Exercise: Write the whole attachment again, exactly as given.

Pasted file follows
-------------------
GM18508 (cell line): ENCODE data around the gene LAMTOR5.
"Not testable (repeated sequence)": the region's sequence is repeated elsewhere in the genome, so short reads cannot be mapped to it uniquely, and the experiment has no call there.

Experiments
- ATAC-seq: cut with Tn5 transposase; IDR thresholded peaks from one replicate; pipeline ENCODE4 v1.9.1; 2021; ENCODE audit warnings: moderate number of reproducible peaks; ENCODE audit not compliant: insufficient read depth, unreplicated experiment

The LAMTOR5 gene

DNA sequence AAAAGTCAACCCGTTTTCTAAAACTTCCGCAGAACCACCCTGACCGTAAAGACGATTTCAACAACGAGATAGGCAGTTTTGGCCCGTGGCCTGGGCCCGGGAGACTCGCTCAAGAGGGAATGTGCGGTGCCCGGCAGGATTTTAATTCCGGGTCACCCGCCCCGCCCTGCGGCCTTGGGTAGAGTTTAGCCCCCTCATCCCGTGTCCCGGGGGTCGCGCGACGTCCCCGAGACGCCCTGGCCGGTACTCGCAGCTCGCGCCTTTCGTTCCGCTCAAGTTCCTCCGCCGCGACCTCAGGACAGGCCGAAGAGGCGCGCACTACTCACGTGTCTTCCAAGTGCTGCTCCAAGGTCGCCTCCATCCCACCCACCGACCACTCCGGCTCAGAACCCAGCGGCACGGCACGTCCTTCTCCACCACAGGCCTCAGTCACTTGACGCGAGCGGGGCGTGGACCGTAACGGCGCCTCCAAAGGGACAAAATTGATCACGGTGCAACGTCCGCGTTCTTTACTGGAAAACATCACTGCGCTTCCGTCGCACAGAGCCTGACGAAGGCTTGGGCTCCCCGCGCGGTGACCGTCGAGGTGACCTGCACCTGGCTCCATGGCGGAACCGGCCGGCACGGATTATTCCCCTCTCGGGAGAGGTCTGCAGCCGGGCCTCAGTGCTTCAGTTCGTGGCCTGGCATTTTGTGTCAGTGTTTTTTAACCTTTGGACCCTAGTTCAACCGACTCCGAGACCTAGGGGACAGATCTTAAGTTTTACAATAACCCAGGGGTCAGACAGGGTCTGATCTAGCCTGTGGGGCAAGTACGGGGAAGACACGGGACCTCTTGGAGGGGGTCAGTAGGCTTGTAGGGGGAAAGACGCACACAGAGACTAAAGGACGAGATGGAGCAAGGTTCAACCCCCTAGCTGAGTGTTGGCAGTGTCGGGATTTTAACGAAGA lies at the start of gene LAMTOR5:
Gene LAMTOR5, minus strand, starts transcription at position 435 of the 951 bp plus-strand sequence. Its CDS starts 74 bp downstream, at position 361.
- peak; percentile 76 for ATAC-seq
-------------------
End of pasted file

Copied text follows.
GM18508 (cell line): ENCODE data around the gene LAMTOR5.
"Not testable (repeated sequence)": the region's sequence is repeated elsewhere in the genome, so short reads cannot be mapped to it uniquely, and the experiment has no call there.

Experiments
- ATAC-seq: cut with Tn5 transposase; IDR thresholded peaks from one replicate; pipeline ENCODE4 v1.9.1; 2021; ENCODE audit warnings: moderate number of reproducible peaks; ENCODE audit not compliant: insufficient read depth, unreplicated experiment

The LAMTOR5 gene

DNA sequence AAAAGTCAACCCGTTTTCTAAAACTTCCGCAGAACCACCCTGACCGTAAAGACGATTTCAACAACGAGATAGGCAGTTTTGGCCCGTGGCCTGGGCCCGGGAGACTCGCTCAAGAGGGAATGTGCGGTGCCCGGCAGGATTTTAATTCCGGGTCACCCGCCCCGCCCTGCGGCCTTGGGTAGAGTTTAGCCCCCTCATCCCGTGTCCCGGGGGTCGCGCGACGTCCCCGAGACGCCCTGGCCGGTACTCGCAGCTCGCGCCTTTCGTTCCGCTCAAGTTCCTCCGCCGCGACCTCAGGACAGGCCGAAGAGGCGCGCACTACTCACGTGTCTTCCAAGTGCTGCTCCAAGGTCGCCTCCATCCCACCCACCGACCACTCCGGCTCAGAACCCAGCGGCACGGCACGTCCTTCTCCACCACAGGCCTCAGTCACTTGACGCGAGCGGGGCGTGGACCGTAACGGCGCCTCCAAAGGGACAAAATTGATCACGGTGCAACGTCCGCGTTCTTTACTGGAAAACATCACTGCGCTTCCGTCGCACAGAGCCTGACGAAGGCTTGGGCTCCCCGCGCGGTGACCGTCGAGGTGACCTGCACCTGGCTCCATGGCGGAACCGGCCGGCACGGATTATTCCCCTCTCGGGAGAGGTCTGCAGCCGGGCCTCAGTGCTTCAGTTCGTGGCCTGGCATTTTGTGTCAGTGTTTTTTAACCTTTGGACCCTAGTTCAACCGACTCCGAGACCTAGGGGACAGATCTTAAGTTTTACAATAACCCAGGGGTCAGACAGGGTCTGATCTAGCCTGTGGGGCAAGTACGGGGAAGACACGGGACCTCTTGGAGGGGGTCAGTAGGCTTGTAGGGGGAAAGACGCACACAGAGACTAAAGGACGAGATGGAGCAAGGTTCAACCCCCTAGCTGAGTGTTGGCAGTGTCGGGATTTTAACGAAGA lies at the start of gene LAMTOR5:
Gene LAMTOR5, minus strand, starts transcription at position 435 of the 951 bp plus-strand sequence. Its CDS starts 74 bp downstream, at position 361.
- peak; percentile 76 for ATAC-seq